The Handmaid 's Tale : Manipulation Of Power

1516 WordsDec 12, 20157 Pages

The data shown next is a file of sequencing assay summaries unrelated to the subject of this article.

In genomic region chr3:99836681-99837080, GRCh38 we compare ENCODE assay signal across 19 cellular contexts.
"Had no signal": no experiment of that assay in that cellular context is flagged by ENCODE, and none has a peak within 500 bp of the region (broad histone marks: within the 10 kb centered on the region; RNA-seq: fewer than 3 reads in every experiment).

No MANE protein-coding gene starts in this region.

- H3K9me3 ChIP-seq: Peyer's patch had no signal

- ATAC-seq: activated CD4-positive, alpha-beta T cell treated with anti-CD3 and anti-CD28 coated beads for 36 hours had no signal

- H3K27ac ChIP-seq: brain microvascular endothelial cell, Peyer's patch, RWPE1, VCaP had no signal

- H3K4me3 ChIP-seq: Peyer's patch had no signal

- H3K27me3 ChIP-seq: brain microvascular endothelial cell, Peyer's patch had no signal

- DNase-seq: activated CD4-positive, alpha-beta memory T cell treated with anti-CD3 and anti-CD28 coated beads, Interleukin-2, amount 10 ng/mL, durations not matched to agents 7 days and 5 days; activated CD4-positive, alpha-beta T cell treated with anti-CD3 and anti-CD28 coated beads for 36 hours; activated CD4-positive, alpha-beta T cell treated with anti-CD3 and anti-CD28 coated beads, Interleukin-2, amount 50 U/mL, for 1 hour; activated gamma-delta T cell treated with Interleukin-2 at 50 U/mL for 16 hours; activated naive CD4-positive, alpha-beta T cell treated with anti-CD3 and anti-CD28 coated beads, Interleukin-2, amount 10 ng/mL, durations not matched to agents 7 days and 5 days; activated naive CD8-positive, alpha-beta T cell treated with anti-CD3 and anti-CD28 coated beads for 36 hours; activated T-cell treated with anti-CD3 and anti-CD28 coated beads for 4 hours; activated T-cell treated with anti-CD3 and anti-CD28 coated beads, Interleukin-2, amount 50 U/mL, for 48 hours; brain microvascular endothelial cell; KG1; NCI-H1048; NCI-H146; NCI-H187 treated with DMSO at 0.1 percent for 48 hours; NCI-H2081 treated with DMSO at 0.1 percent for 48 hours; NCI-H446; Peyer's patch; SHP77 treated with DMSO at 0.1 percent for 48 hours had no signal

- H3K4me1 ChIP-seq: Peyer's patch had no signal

Gender&LitUtopiaDystopia Wiki On the Wiki Wiki Activity Random page Videos Photos Popular pages Community Contribute Watchlist Random page Recent changes Manipulation of Power in The Handmaid 's Tale 116PAGES ON THIS WIKI View source Comments0 Anna Krainc Prof. Richards Gender in Literature 29 January 2013 Manipulation of Power in The Handmaid’s Tale The Handmaid’s Tale tells the story of a future dystopia where individuals use power from their position in society to manipulate others. The Commander, a high-up in Gilead’s hierarchy, initiates a forbidden, though at first non-sexual, affair with his Handmaid and uses his power to direct the relationship to sex. While Handmaid Offred expresses her surprise at the affair’s seeming lack of sexuality, author Margaret Atwood uses nuanced figurative language to reveal the underlying sexual and manipulative nature of the Commander’s desires. Atwood compares positional and coercive power to warfare and animal confrontations and emphasizes reward power with sexualized language. In The Handmaid’s Tale, Atwood uses figurative language to argue that in a society without sex, individuals will manipulate power they have to obtain it. Atwood’s use of warfare language shows how the Commander uses his power over Offred to intimidate her before initiating the affair. He lurks around Offred’s room, as if scouting out the territory. Offred deliberates, “Something has been shown to me, but what is it? Like the flag of an

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